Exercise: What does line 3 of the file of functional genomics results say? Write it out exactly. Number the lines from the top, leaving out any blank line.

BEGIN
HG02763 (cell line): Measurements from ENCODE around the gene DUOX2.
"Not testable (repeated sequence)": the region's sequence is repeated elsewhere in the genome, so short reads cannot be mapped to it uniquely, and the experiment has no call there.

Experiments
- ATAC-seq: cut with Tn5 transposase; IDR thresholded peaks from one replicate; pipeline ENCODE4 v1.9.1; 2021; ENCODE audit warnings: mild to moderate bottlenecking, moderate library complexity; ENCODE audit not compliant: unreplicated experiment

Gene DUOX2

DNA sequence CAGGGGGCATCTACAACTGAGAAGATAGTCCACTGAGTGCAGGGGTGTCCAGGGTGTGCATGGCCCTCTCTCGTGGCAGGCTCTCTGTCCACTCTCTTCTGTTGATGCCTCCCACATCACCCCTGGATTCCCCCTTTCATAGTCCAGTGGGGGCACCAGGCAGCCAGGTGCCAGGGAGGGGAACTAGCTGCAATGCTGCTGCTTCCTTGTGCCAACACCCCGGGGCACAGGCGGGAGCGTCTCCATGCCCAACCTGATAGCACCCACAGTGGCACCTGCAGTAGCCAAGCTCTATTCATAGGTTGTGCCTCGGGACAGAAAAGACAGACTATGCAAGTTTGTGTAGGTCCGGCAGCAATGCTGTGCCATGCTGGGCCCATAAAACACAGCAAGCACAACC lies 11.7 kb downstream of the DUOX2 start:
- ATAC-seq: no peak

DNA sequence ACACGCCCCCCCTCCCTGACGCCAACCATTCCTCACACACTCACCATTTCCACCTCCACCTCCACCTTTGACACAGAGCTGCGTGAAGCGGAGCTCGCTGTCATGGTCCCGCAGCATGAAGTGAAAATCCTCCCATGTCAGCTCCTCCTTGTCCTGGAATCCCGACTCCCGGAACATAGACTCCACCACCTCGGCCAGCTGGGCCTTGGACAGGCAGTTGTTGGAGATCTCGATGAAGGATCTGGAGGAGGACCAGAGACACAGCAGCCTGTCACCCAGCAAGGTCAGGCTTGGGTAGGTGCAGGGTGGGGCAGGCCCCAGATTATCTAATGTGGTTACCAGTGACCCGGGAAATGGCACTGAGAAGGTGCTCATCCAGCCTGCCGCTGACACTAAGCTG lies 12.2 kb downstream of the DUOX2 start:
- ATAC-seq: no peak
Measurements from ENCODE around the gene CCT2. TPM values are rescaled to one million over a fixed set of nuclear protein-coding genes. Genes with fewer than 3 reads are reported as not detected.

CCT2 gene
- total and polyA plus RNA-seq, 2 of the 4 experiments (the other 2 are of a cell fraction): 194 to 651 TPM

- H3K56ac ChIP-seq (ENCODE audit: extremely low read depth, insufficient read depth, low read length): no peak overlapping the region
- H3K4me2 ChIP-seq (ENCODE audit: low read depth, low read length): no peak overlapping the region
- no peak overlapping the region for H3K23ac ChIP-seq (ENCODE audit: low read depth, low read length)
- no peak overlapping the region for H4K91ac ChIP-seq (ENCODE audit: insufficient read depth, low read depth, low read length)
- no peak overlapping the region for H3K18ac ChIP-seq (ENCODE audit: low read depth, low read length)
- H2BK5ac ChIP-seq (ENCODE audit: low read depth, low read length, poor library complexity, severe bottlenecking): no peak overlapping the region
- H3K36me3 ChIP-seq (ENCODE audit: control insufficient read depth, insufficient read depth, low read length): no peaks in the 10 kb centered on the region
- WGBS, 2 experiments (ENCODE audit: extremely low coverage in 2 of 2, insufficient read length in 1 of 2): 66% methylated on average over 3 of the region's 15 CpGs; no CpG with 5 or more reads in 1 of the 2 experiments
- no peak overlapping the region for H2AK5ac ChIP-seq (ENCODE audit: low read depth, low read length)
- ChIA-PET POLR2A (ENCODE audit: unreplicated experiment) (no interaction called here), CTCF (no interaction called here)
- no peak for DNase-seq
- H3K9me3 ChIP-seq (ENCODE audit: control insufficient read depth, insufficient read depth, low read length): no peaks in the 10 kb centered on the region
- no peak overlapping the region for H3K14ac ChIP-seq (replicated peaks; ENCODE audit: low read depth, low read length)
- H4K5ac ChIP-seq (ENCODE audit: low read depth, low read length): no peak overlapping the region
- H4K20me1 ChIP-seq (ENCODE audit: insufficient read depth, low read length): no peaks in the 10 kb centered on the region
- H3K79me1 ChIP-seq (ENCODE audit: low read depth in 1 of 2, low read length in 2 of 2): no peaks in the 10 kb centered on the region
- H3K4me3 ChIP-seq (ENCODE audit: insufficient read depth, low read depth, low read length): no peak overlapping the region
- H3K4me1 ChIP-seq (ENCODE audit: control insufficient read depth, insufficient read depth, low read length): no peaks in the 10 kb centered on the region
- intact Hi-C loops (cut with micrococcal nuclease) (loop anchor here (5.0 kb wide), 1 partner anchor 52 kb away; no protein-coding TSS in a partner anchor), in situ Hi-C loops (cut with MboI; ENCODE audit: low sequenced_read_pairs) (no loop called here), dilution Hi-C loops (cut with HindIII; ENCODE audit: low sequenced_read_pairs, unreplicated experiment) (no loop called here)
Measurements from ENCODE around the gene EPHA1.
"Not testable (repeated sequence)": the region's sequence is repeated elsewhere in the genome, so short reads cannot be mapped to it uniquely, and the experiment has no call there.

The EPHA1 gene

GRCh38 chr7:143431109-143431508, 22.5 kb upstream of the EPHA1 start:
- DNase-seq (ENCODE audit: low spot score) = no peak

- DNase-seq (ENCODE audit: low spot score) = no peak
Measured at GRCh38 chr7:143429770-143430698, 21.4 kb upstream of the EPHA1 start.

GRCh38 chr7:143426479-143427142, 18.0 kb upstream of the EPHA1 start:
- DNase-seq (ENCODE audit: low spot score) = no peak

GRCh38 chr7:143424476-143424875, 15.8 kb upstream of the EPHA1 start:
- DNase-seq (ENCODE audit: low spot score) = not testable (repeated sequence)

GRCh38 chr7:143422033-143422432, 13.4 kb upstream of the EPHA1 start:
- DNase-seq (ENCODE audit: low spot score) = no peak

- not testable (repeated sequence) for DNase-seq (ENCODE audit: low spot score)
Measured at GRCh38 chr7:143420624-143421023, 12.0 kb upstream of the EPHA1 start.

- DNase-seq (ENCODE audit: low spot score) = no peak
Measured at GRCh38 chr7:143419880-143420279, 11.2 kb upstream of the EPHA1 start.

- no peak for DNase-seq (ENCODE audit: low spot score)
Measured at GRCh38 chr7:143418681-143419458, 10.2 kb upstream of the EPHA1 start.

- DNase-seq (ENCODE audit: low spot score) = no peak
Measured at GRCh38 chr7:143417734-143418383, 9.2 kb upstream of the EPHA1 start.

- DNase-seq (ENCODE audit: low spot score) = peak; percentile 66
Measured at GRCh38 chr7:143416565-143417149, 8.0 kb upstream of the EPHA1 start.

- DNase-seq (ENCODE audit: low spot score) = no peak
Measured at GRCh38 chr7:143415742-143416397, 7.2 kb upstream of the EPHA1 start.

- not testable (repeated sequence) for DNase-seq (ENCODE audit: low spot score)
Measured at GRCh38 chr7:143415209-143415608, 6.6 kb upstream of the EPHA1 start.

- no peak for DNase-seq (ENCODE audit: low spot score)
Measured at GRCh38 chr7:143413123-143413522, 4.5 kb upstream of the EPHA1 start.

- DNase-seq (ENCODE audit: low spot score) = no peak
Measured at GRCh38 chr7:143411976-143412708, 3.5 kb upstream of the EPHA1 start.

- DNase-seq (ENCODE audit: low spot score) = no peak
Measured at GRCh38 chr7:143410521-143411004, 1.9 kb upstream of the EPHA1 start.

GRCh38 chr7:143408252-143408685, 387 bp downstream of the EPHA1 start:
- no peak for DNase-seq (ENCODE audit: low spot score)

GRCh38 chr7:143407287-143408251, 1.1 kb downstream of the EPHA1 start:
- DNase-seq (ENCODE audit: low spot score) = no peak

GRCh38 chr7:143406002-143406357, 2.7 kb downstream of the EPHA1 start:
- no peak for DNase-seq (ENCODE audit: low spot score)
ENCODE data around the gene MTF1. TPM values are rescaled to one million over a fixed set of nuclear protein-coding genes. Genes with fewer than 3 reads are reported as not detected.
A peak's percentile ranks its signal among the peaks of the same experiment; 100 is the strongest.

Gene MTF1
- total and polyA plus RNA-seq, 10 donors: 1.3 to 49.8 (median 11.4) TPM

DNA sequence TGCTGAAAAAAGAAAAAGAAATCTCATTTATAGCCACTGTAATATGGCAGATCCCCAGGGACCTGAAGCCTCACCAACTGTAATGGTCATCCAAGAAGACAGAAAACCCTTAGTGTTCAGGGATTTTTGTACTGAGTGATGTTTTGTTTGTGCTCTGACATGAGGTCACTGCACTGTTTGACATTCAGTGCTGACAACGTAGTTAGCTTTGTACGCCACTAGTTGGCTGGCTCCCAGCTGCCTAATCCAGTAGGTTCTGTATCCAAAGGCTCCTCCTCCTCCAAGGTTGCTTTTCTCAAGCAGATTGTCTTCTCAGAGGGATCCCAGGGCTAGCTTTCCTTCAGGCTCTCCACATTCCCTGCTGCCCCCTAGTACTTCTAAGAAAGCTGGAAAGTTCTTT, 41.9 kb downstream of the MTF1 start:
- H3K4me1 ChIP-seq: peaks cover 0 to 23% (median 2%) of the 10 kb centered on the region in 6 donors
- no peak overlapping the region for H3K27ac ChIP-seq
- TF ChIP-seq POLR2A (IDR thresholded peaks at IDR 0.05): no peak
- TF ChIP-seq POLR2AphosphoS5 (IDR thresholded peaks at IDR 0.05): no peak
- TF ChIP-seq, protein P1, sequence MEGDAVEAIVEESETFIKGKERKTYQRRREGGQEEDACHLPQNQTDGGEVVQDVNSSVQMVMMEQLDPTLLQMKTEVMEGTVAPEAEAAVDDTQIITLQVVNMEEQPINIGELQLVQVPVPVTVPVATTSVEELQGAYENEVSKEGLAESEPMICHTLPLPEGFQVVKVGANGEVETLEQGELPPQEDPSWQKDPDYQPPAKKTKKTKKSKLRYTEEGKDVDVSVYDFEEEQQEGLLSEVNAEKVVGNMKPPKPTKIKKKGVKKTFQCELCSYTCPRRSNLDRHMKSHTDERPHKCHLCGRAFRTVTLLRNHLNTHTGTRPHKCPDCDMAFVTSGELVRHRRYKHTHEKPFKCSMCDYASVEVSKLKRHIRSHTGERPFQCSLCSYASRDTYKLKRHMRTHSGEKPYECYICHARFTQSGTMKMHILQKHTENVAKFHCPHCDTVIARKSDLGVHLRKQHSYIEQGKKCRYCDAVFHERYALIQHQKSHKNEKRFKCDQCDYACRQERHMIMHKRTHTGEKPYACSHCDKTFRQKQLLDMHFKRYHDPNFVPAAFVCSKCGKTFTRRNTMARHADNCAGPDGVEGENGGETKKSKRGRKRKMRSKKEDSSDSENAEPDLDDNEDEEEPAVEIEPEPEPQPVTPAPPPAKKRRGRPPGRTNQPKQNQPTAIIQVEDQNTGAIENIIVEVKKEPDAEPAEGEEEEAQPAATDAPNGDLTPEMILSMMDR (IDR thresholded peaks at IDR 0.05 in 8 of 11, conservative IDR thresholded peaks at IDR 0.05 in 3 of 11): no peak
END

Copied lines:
Experiments